DACA

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Re: DACA

Postby Haruo » Sun Sep 10, 2017 4:06 pm

KeithE wrote:
Haruo wrote:Following Jesus doesn't just require that we "share the gospel with them while they are being deported" but that we share their deportation. There's a suggestion. Pick up our cross and follow him.

I’m not going to do that. But AMEN.

I'm not either, but in some sense I see that as my failure as a Christian.
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Re: DACA

Postby Rvaughn » Sun Sep 10, 2017 4:09 pm

Haruo wrote:Following Jesus doesn't just require that we "share the gospel with them while they are being deported" but that we share their deportation. There's a suggestion. Pick up our cross and follow him.
What do you mean by "share their deportation"? If it means to go back with them to where they are deported and preach the gospel, I can agree as a general principle. Specifically, a person may be called to do that, but I don't think all of us are.
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Re: DACA

Postby Haruo » Sun Sep 10, 2017 4:17 pm

Jon Estes wrote:
Haruo wrote:Following Jesus doesn't just require that we "share the gospel with them while they are being deported" but that we share their deportation. There's a suggestion. Pick up our cross and follow him.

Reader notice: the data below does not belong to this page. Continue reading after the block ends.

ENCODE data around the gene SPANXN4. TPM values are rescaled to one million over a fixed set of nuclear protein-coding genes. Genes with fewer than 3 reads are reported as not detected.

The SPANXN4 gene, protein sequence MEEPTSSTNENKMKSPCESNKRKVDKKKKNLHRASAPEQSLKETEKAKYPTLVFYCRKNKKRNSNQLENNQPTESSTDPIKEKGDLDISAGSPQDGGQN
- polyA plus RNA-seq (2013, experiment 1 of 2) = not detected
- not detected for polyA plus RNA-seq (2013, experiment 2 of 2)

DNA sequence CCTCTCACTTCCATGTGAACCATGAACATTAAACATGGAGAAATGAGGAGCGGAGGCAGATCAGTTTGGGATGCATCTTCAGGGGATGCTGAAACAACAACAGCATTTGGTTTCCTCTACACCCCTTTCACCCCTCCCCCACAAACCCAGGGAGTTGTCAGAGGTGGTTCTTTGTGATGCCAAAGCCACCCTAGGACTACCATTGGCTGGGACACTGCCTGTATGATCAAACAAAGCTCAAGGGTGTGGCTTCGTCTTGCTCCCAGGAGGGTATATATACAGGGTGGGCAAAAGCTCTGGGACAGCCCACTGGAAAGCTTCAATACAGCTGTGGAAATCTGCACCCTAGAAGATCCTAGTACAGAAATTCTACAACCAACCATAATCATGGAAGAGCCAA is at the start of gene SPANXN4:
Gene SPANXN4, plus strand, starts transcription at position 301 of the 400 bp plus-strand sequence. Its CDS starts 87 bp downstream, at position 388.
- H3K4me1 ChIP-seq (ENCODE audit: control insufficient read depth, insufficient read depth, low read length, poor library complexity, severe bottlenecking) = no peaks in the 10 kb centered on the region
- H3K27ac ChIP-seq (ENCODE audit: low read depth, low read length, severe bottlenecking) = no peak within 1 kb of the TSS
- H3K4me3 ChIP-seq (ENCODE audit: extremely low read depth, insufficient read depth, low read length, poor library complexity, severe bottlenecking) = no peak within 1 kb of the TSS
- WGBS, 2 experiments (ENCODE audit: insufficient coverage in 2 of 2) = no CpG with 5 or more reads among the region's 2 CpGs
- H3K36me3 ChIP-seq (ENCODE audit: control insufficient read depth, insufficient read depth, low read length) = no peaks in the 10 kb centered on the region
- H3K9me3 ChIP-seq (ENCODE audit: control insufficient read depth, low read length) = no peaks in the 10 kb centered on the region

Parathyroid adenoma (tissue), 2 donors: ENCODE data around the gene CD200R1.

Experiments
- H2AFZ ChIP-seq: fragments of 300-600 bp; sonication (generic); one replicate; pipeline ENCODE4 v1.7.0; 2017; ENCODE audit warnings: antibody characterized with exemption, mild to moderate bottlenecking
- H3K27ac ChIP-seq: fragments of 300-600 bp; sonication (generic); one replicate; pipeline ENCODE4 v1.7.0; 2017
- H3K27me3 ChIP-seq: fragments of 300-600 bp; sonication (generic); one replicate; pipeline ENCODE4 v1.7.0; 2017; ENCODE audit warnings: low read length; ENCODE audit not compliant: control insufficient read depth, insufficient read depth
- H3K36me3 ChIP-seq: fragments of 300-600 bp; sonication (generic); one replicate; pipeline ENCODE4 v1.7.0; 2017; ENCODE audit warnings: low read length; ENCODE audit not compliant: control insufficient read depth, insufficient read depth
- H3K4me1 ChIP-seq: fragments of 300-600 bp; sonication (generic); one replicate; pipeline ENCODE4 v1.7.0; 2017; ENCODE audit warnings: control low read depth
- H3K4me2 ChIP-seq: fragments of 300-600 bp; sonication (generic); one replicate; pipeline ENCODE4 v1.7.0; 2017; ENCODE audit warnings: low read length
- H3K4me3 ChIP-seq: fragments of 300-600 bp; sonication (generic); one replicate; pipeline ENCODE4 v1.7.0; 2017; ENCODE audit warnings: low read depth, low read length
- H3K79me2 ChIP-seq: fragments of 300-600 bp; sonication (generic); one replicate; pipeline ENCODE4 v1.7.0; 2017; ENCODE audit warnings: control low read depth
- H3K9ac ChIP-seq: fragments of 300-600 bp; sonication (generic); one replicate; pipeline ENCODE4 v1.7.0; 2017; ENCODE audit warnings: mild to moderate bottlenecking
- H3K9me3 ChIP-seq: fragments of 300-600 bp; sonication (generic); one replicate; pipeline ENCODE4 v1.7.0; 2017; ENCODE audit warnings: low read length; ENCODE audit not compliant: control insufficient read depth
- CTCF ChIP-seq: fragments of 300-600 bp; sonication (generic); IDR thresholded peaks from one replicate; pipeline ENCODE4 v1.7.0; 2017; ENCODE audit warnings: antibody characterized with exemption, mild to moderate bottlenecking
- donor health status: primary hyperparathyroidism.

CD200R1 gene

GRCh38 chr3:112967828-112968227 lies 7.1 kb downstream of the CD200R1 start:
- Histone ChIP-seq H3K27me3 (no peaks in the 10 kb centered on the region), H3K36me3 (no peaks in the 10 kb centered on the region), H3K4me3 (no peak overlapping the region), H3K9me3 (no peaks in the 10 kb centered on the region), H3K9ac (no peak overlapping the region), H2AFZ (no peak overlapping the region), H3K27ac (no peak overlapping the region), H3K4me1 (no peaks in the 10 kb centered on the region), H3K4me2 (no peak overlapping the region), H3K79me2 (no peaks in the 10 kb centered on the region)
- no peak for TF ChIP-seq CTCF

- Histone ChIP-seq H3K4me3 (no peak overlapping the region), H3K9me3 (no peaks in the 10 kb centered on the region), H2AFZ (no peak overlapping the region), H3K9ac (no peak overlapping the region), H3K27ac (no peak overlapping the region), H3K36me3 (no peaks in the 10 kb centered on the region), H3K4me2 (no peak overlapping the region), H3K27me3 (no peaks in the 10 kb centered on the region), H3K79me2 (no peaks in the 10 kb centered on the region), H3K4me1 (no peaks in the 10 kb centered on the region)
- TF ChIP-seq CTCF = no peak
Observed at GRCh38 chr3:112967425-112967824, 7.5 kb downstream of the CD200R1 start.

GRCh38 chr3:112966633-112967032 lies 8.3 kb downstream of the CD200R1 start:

Anything to get out of sharing the gospel it seems. Share their deportation?????

Perhaps. This is what Reverend Andy did at the church Mrs. H. and I attend here in Seattle. When the United States government packed his entire congregation into boxcars and sent them off to a concentration camp pursuant to an Executive Order, he and his family relocated to the vicinity of the camp so he could continue to minister to them. He didn't as far as I know seek to be incarcerated with them, and they needed him to be free of that, but I have the sense he would have if called to. And he did indeed follow them into their exile if not their prison.

Robert, I was throwing out a concept for discussion, not asserting a definite gospel commandment. I just fear that if I were called to do that I might talk myself into believing it was a false call.

All of this (obeying the law, etc.) is complicated as it relates to Paul in particular (and to some extent Jesus) by the fact that we have at least in theory a government of, by, and for the people, in which each of us bears responsibility of some sort for the nature of the law that we are supposed to obey, and we are ourselves to a degree the authorities we must respect. I certainly don't have it all hashed out clearly in my head. But deportation (not just of DACAmented young folks) really rubs me the wrong way.
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Re: DACA

Postby KeithE » Sun Sep 10, 2017 4:57 pm

First meet any immediate physical, social, and emotional need (which is a big part of the “gospel” that Jesus demonstrated) and then tell them about Jesus’s life and ask that they follow Him by loving all by meeting their physical, social, emotional needs. That will speak louder than any tract. I do not ever recall Jesus saying “sign this creed, especially x, y, z”. Just believe that Jesus is the person to be emulated and then follow Him - most often by meeting the needs of others.

All means more than just those we come into contact with, but all of humanity (and by extension the earth since that is the habitat of all humanity). That takes social action.

The Great Commission: